Metrobank probes possible conspiracy
The massive internal fraud uncovered at Metropolitan Bank and Trust Co.—valued by the bank at P900 million, but pegged by two sources at P2.5 billion—may have been going on for at least five years before it was discovered.
A full-blown probe is now being conducted by Metrobank and the National Bureau of Investigation (NBI) to determine whether the suspect was acting alone in executing the scam or was in league with other parties in the bank or even outside.
According to two sources who spoke to the Inquirer, the manipulation of loan releases into accounts of fictitious borrowers was also likely made easier by the “relatively high stature of the suspected rogue banker in the country’s second-biggest financial institution.”
“Everyone knew that Mavic was an important person in the bank,” said a source who has dealt with the suspect, Maria Victoria Lopez, 54, a corporate services assistant vice president of Metrobank. “She had a fancy car, she had a bodyguard and she knew the [bank’s] owners.”
The second source said that due to her status within Metrobank’s Makati City head office, she could order the execution of transactions even without the benefit of complete documentation.
“People trusted her, or were afraid of saying ‘no’ to her when she gave an order,” the banker said.
“We understand that this URC account has been used for this activity since 2012,” he added, referring to the fictitious bank account opened in the name of the Gokongwei family-owned Universal Robina Corp.
Meanwhile, Metrobank yesterday said it was “reinforcing its commitment to the highest standards of integrity and upholds the protection of its customers as its main priority.”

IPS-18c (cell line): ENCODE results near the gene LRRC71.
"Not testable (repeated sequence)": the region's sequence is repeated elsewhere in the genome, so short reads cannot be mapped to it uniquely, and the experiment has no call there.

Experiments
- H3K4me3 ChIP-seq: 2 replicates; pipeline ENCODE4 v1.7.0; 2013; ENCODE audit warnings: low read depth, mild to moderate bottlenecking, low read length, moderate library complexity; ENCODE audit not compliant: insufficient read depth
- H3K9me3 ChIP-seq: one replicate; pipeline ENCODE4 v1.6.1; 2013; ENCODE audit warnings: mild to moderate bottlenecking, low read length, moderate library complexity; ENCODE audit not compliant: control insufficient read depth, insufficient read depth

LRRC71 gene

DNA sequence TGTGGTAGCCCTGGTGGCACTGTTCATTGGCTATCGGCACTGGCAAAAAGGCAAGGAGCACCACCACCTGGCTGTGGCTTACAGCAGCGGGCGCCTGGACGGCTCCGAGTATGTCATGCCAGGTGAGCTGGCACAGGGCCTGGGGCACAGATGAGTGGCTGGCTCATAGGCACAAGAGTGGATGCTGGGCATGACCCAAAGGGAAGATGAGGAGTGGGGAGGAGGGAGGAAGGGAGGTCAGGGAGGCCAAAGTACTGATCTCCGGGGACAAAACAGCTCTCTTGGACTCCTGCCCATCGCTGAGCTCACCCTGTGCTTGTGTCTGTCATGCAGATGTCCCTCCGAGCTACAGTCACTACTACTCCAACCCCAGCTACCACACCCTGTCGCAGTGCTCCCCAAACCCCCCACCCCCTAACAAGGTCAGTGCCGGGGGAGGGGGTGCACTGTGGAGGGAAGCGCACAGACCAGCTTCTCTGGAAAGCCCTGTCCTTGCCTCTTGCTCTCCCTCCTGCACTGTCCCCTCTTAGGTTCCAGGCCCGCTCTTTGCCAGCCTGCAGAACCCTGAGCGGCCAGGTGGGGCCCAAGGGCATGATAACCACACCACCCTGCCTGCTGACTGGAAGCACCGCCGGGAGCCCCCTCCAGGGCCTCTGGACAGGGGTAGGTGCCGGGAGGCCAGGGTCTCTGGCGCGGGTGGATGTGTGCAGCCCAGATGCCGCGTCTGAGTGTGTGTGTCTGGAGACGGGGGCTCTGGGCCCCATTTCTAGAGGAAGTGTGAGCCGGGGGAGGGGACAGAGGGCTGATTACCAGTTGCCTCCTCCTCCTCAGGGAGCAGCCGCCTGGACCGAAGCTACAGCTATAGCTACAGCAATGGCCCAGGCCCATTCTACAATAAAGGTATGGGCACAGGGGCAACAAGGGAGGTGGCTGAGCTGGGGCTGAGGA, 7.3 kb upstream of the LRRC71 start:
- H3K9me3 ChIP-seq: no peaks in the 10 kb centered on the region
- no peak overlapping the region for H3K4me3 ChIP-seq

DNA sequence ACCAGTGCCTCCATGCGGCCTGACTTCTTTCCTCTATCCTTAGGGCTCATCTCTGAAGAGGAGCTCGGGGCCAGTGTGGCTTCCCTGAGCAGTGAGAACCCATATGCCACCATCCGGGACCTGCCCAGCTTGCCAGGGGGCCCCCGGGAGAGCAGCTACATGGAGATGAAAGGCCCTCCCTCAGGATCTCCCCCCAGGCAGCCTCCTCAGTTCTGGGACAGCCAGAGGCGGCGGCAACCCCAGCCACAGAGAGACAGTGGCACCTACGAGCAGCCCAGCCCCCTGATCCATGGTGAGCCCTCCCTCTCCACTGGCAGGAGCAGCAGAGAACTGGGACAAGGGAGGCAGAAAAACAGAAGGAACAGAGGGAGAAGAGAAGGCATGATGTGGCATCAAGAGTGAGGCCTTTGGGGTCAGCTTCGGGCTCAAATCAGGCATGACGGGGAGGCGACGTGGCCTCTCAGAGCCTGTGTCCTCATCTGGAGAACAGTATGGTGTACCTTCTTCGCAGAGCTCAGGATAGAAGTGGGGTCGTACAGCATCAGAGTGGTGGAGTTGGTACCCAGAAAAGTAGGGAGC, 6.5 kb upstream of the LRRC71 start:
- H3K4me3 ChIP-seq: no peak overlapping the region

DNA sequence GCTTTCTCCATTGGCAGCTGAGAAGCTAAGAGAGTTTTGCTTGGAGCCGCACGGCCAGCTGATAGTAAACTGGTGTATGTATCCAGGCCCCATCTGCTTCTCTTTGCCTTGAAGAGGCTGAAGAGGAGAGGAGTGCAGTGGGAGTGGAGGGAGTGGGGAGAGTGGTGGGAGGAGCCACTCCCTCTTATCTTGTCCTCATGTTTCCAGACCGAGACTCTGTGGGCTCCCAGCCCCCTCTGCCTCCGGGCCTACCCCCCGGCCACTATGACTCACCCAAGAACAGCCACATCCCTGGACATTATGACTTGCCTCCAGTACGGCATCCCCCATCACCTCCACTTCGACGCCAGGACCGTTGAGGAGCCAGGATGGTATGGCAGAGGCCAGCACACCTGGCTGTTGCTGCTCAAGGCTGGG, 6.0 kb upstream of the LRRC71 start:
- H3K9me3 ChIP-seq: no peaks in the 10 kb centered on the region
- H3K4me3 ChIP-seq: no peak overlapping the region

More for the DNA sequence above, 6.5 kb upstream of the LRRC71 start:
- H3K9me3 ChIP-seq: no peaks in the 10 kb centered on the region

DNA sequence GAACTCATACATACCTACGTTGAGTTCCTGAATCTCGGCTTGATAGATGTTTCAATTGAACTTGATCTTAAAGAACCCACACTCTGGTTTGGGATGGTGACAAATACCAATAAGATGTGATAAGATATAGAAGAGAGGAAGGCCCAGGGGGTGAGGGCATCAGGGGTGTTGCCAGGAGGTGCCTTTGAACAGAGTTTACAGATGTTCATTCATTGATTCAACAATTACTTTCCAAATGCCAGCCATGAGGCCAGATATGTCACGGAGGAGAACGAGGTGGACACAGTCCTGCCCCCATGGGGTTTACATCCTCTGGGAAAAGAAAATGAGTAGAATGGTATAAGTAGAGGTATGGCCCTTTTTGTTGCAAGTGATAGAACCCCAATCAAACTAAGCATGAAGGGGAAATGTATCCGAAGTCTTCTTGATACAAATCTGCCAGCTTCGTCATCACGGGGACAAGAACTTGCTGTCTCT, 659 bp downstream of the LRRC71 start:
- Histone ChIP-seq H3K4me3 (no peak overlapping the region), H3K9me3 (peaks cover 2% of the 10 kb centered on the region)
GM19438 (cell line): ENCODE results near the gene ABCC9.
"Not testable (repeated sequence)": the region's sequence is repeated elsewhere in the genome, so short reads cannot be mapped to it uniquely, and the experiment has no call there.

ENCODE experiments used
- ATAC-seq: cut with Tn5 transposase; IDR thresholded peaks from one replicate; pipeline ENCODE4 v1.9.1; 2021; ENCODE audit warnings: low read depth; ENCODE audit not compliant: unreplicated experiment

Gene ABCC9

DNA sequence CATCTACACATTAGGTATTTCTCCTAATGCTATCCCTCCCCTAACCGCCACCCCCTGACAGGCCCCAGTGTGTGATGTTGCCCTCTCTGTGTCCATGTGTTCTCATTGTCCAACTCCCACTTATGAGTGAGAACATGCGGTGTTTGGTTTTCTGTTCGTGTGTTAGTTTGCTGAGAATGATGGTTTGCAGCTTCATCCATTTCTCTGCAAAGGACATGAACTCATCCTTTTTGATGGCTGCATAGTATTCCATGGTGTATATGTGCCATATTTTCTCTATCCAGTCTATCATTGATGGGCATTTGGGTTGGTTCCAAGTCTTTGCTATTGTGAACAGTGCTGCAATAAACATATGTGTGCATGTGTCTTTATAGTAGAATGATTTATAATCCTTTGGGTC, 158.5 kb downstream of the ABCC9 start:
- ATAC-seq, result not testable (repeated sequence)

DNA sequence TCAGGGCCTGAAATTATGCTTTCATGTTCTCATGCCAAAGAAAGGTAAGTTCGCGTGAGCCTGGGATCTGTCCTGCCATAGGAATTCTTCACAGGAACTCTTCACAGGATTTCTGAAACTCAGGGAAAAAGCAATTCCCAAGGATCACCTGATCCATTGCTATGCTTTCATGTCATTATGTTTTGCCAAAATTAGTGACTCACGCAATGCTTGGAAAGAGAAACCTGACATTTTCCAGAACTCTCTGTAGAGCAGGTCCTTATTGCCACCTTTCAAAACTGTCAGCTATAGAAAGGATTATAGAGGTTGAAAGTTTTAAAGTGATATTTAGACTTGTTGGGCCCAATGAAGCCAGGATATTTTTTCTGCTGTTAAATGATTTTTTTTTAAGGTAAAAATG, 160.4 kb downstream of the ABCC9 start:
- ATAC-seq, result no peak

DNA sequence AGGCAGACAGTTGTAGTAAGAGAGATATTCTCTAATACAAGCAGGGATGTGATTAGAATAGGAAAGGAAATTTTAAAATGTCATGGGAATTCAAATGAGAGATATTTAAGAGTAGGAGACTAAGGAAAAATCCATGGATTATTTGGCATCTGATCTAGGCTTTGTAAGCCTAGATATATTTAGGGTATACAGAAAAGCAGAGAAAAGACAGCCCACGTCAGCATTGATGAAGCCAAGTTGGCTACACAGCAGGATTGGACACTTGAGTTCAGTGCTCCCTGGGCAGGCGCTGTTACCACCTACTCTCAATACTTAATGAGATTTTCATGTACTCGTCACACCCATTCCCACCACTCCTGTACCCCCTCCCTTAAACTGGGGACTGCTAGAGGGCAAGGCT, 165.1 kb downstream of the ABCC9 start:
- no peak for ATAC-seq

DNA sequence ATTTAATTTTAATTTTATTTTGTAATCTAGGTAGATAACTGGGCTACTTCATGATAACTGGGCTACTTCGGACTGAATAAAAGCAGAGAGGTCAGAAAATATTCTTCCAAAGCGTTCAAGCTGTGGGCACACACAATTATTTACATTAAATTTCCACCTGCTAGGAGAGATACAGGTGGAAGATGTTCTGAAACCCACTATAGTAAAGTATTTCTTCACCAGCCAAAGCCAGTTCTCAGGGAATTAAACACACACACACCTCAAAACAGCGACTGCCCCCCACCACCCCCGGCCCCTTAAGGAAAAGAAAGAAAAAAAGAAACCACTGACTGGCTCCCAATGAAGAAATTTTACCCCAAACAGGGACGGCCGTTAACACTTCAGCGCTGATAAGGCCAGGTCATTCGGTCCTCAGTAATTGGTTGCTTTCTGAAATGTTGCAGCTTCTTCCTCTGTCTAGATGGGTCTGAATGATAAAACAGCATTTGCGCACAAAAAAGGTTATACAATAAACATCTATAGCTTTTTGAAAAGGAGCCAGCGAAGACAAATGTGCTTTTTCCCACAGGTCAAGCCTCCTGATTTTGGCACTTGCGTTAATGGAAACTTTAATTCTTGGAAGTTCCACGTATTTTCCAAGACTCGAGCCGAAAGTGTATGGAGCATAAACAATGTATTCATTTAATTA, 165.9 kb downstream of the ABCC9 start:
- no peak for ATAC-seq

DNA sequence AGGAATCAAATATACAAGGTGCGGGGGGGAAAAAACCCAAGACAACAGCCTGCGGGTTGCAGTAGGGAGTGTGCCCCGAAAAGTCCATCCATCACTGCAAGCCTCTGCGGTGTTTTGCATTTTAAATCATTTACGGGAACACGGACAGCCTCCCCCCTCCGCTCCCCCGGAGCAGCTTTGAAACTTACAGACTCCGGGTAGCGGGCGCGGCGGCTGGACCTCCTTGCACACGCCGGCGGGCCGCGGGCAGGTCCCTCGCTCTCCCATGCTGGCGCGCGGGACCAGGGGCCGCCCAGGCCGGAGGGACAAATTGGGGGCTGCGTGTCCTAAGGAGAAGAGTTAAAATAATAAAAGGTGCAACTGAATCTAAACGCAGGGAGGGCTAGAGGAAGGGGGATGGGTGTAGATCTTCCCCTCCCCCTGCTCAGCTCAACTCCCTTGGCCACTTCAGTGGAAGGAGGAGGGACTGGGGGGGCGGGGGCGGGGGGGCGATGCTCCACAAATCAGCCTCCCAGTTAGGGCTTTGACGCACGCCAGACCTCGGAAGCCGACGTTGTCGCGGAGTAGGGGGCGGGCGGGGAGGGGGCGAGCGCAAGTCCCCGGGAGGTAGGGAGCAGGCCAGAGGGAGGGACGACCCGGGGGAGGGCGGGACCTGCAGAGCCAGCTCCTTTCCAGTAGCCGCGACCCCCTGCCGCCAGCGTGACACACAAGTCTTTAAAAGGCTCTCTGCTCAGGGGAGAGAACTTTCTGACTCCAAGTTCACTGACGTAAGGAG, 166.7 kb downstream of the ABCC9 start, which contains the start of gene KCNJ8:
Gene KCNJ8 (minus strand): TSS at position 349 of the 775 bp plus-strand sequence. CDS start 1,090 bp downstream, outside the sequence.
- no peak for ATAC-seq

“No customer has been affected in this incident,” it said in a statement. “In the context of the bank’s P1.9 trillion financial resources, rest assured that we continue to operate business as usual for the bank and our customers.”
News of the fraud sent Metrobank shares dropping in yesterday’s trading at the Philippine Stock Exchange. At the end of the session, Metrobank stock fell 5.03 percent in heavy selling to P89.90 from previous day’s close of P91.50.
The decline wiped out P13.9 billion worth of stock value of its shareholders composed of the Ty family and other institutional and retail investors.
For its part, the Bankers Association of the Philippines (BAP) expressed confidence that Metrobank would quickly resolve the recently reported theft committed by a senior official.
“This appears to be an isolated incident and we are confident the facts will arise from the ongoing investigations being carried out by both Metrobank and the Bangko Sentral ng Pilipinas,” the group said.
“Such incident is quite unfortunate but we wish to reiterate that banks have established internal controls and systems and instituted separation of functions designed to help prevent crimes of this nature from happening,” BAP added.
It urged the bank to “quickly enforce the necessary remedial measures and policies required to prevent such incidents from happening again.”
Publicly listed URC—in whose name the fraudulent Bain loans were disbursed before being siphoned off by the suspect—said it had been assured by Metrobank that the company “will not incur any financial loss whatsoever and that the integrity and security of URC and its active accounts at Metrobank remain unaffected by the said incident.”
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